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A neurodegenerative disease characterised clinically by progressive deterioration of multiple cognitive functions and neuropathologically by the presence of neurofibrillary tangles and hippocampal-neocortical senile plaques. It is the most common cause of all dementias.

Cognitive disturbances that occur in the course of Alzheimer's disease

Amnesia/Memory impairment

In the early stages of cognitive decline, people with Alzheimer’s disease do not remember things that happened recently, even things from minutes ago (pertaining to recent memory), yet they clearly remember things from the past (or retain knowledge learned long ago).

Aphasia/Language impairment

Either due to the disconnection of the neural networks that allow normal access to the lexicon, or due to neural destruction in areas directly involved in language, there are first and increasingly frequent problems in evoking the right word in conversations (anomia). As this problem worsens, the speech becomes increasingly empty of content, to which are added problems in comprehension, both due to the effect of the malfunctioning of immediate memory, which prevents the retention of information said a moment earlier but necessary to understand the other person’s speech, and due to the alteration of the complexity of the linguistic function itself.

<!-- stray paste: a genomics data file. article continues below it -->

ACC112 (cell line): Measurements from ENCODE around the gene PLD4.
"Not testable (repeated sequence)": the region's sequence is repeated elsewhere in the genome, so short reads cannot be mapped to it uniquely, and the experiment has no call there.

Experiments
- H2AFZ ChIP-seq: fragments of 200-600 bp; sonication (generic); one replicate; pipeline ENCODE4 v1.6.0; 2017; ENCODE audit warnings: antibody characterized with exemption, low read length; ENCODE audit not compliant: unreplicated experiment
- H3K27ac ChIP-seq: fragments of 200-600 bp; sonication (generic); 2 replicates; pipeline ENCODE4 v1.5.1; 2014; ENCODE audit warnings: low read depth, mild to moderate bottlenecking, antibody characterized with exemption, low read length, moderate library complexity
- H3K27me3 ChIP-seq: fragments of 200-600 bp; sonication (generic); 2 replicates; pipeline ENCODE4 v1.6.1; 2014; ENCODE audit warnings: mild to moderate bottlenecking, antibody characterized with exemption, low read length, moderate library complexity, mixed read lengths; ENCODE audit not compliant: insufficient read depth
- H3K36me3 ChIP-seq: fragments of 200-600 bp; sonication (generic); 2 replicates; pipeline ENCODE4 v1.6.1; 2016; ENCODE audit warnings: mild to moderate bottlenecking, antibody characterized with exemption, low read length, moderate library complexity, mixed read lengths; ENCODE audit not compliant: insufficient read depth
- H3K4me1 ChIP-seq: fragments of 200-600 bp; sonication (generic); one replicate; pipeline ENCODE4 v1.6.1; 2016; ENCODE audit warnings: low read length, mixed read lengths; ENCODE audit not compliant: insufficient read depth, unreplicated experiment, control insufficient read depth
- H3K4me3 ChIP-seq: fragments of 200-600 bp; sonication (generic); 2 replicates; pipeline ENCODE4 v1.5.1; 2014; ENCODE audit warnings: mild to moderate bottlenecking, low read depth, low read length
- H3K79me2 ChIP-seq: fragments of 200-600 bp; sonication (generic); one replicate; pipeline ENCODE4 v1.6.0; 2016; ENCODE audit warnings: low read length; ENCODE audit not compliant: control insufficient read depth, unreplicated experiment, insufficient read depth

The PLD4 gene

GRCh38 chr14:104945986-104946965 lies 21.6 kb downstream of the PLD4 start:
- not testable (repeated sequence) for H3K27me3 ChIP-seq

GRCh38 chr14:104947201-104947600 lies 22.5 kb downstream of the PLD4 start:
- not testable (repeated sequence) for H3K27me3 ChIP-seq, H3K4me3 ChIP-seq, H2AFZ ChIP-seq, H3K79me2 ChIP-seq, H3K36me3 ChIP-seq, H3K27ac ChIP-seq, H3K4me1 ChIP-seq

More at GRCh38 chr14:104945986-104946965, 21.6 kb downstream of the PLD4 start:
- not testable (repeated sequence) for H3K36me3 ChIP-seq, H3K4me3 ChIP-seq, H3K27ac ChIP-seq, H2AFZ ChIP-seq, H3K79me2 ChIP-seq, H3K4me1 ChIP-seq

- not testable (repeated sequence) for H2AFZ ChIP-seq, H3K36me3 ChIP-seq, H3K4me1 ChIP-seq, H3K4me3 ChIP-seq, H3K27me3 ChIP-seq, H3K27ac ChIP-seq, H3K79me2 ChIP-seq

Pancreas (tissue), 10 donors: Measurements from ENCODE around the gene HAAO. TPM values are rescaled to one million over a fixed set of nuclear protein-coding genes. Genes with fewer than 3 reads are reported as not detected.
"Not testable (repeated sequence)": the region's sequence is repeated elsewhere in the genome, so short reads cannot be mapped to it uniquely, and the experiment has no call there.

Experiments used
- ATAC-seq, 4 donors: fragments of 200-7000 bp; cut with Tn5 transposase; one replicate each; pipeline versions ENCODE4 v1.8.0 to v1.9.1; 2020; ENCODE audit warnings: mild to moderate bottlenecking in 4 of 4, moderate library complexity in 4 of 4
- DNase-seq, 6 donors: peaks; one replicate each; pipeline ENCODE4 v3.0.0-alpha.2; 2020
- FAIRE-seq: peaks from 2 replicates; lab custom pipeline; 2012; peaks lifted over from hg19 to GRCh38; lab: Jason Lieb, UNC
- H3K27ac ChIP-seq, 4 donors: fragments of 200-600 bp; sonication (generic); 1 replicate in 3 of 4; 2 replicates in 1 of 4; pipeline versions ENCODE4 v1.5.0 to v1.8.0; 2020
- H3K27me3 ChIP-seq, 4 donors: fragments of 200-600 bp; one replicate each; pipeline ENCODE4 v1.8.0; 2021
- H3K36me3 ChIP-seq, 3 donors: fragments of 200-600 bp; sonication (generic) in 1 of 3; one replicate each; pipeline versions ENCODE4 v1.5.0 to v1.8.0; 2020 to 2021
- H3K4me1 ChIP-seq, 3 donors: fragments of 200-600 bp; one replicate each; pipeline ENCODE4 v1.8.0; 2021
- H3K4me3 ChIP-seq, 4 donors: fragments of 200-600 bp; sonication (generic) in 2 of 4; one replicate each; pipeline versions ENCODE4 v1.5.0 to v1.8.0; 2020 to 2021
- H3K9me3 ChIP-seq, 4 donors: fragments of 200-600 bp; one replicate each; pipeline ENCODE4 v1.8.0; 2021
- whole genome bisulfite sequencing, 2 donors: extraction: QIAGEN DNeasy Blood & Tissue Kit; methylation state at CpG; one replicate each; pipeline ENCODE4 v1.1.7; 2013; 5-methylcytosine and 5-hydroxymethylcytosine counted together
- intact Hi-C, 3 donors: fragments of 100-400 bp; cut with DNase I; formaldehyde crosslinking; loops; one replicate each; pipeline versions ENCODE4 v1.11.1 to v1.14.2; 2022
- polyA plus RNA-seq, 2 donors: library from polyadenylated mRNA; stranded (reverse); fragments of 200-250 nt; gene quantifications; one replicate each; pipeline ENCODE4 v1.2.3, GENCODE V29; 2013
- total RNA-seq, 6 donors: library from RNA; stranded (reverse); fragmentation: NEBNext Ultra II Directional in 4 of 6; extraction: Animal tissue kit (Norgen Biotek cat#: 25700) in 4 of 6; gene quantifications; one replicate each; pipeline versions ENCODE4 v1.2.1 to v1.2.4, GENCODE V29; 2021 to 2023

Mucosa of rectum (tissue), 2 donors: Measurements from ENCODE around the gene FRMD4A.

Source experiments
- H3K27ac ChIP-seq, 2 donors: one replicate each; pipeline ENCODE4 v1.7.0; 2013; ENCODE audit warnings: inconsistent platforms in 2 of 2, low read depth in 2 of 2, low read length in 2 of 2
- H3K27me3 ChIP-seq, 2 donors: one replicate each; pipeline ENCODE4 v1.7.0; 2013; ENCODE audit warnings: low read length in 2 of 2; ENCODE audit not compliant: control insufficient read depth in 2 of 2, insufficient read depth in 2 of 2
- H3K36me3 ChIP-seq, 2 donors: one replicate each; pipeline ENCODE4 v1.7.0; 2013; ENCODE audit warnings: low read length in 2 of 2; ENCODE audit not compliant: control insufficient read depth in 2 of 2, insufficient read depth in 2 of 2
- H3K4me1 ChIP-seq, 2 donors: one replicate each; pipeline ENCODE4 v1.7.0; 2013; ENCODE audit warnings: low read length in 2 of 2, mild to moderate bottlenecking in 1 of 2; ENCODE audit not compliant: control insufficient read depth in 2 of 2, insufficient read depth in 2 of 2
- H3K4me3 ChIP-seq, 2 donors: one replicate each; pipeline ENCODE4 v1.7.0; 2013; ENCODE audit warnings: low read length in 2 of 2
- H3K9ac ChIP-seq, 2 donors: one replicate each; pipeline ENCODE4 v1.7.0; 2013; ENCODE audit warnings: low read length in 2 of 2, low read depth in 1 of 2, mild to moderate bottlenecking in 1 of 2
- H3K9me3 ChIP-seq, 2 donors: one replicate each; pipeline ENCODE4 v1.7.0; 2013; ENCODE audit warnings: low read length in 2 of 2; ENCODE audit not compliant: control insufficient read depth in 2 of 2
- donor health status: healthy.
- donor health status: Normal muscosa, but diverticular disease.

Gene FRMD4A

Executive dysfunction/impairment of executive functions

Executive functions are those that make up the orderly and effective functioning of the rest of the cognitive functions. As Elkhononon Goldberg explains, they intervene like an orchestra conductor, making the different cognitive processes intervene in an ideal way to the extent that they are required for the correct execution of an activity. This leads to problems in planning (a family meeting, the organisation of the day, a trip…), logical reasoning, understanding of figurative meanings, irony…

Agnosia/Recognition impairment

Agnosia is defined as an impairment in the recognition of things in the absence of an impairment in perception. Depending on the perceptual route of information input, several types of agnosia can be distinguished: visual, auditory, tactile, olfactory or gustatory.